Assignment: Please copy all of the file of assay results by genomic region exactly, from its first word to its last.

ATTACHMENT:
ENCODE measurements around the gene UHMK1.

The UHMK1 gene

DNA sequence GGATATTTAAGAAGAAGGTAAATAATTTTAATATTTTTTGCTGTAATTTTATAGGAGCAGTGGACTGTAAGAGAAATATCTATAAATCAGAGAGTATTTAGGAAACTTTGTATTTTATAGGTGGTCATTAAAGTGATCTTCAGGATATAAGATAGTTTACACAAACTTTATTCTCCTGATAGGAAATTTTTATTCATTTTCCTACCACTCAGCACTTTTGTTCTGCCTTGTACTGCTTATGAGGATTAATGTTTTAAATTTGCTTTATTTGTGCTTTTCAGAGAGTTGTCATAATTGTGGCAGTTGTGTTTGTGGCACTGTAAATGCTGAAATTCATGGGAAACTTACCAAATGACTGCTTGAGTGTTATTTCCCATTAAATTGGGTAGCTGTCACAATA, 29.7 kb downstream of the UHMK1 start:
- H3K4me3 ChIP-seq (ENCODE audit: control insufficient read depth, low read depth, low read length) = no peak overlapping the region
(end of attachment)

ENCODE measurements around the gene UHMK1.

The UHMK1 gene

DNA sequence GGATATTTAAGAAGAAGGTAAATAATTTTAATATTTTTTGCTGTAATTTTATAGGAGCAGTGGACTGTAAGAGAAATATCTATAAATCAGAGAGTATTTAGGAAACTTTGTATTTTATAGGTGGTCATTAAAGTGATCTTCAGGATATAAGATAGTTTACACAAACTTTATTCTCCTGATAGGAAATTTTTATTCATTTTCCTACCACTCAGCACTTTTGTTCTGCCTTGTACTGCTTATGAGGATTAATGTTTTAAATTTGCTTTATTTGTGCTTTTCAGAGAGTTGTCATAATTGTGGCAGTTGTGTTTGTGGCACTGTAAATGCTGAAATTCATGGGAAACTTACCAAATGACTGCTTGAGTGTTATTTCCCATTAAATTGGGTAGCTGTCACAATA, 29.7 kb downstream of the UHMK1 start:
- H3K4me3 ChIP-seq (ENCODE audit: control insufficient read depth, low read depth, low read length) = no peak overlapping the region